Date: Mon, 1 Feb 1999 00:05:35 -0500 From: Steve <steves at ro.com> Subject: Re: Bottling bucket necessary? Jeff Renner comments on bottling in HBD #2942: >"Gregory M. Remake" <gremake at gsbalum.uchicago.edu> asks: >I've always racked my wort from the secondary carboy to a bottling bucket >for bottling. Is this step necessary? and lists the advantages he forsees and asks for disadvantages. One good thing about racking once more is that you can bottle with a lot less yeast carryover. When I bottled, I would fine with gelatin in the secondary, which gave me nearly crystal clear beer (usually ales) over a firm yeast sediment. I managed to have no more yeast in the bottle than the thickness of a coat of paint. Aesthetically pleasing. Gives a clear glass of beer with no careful decanting. Jeff (end of quote) Question: How do we know that we have enough sexy yeast getting into the priming vessel? I usually let the beer hang in secondary till it drops fairly clear (2-3 weeks at 66-72F for ales) and rack off, trying to miss the cake. Then wait at least three weeks after bottling to test the first one. My timing is based on the confidence that the yeast know what they're doing. But just like some of the rest of us, managers (that would be me in this case) don't let us do our job properly. Rules of thumb work about 75% in my case. So, how do we know? Steve Stripling Huntsville, AL Return to table of contents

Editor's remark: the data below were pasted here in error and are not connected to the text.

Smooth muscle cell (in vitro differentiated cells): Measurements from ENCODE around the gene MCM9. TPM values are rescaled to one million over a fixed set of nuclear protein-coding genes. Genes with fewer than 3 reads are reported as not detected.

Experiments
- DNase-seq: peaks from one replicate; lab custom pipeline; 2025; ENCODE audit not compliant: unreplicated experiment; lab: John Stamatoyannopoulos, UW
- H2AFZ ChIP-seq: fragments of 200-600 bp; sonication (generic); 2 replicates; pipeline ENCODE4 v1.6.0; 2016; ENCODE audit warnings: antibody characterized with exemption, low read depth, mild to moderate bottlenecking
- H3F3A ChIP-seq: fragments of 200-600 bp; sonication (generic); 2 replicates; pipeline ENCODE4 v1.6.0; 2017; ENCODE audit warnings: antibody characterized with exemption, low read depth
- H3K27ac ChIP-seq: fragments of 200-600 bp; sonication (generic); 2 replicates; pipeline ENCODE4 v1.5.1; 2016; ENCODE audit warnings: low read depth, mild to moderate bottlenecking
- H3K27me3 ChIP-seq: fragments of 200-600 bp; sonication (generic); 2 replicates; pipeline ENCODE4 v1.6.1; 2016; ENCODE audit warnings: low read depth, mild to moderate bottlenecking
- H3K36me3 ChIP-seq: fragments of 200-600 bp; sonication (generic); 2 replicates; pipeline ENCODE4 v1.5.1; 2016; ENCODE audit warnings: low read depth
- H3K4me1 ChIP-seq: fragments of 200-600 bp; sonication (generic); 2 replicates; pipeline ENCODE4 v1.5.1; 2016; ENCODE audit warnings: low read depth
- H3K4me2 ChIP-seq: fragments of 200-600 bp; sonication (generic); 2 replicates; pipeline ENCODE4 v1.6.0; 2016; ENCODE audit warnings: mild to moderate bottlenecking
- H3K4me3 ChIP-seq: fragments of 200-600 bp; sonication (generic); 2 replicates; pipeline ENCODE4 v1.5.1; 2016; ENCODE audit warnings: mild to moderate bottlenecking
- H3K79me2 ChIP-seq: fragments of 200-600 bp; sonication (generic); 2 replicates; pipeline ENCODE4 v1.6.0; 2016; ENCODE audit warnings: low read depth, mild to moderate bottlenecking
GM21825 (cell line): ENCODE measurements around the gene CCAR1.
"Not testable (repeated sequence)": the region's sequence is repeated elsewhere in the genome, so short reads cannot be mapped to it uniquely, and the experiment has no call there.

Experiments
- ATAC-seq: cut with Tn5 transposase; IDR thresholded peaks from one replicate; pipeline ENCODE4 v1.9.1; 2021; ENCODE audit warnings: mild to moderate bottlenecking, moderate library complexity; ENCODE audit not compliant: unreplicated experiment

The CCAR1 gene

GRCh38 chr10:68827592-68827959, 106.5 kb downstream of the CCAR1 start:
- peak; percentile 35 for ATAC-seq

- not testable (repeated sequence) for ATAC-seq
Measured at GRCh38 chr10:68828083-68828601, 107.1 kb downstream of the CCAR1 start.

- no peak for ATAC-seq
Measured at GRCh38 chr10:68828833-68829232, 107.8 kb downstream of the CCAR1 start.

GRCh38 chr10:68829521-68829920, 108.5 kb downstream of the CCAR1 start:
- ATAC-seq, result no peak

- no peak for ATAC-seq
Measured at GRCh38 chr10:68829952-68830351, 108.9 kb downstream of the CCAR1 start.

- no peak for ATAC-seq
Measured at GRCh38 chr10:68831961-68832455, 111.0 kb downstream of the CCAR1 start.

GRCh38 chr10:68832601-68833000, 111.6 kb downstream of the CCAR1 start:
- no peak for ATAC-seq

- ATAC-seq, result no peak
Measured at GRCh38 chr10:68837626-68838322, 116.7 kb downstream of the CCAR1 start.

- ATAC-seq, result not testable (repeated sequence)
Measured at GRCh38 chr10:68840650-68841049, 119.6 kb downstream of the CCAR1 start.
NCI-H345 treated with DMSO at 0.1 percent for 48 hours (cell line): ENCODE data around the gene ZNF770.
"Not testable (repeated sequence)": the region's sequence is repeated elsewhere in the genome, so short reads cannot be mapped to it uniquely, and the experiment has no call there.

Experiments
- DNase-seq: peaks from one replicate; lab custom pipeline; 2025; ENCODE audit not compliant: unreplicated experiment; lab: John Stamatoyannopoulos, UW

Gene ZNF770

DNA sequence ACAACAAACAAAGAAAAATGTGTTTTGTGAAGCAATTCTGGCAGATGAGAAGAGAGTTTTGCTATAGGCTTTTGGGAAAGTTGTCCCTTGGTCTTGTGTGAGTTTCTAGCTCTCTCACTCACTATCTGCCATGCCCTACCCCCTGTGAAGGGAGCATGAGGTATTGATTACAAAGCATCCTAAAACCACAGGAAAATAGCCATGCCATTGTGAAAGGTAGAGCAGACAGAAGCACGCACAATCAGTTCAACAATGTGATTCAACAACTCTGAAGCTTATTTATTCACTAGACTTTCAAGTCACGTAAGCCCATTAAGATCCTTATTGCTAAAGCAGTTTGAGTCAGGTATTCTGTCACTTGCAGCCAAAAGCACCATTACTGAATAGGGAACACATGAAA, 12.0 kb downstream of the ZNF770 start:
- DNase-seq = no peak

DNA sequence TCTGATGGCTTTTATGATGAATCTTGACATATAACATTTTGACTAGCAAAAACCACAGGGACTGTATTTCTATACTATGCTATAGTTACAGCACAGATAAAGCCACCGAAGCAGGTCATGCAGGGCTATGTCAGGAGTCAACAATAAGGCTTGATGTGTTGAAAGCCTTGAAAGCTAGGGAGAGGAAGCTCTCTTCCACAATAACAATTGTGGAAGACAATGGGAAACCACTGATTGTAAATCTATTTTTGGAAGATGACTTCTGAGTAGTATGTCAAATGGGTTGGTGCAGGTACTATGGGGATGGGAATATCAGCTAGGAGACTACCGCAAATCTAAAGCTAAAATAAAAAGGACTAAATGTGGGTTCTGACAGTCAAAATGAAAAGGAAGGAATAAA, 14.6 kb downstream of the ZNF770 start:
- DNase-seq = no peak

Date: Tue, 02 Feb 1999 05:21:57 -0600 From: Overstreet <wa5dxp at acadiacom.net> Subject: Mississippi Gulf Coast craft beers? Would anyone in the Bay St. Louis, Waveland, Pass Christian area know of any restaurants/watering holes that have a good selection of imported/craft beers, preferably on tap? (No casinos please.) Any chance of finding a brewpub? Is this the beer wasteland others have described, or is there a neat little gem hidden among the skunked Heineken and Bud-Miller-Coors? Any homebrew clubs or stores in the area? Any leads appreciated. P.S. They need not be legal.... :) Jim Overstreet Buzzard's Roost Nano-Brewery wa5dxp at acadiacom.net Return to table of contents
Date: Tue, 2 Feb 1999 08:09:17 -0500 From: fridge at kalamazoo.net Subject: GFCI's and bonding Greetings folks, In HBD#2943, Wayne Holder writes a followup to his GFCI post that seems to have stirred things up a bit. At first glance I took his message to be just a troll, but I've spent quite a bit of time surfing his web site over the past year, and I know he works for an electrical contractor who specializes in industrial controls (among other things). He seems to know his stuff. His site includes several interesting and entertaining brewing-related devices, including a very creative and sophisticated RIMS. I'd like to welcome Wayne to this forum. I feel he could be a valuable resource to us and I look forward to future posts from him. Until then, check out his web site for some great info. http://andinator.com/zymico By the way...I absolutely agree with him on the importance of proper bonding! Hope this helps! - ---------------------------------------------- Forrest Duddles - FridgeGuy in Kalamazoo fridge at kalamazoo.net The FridgeGuy is now online! Check out http://www.hbd.org/fridgeguy Return to table of contents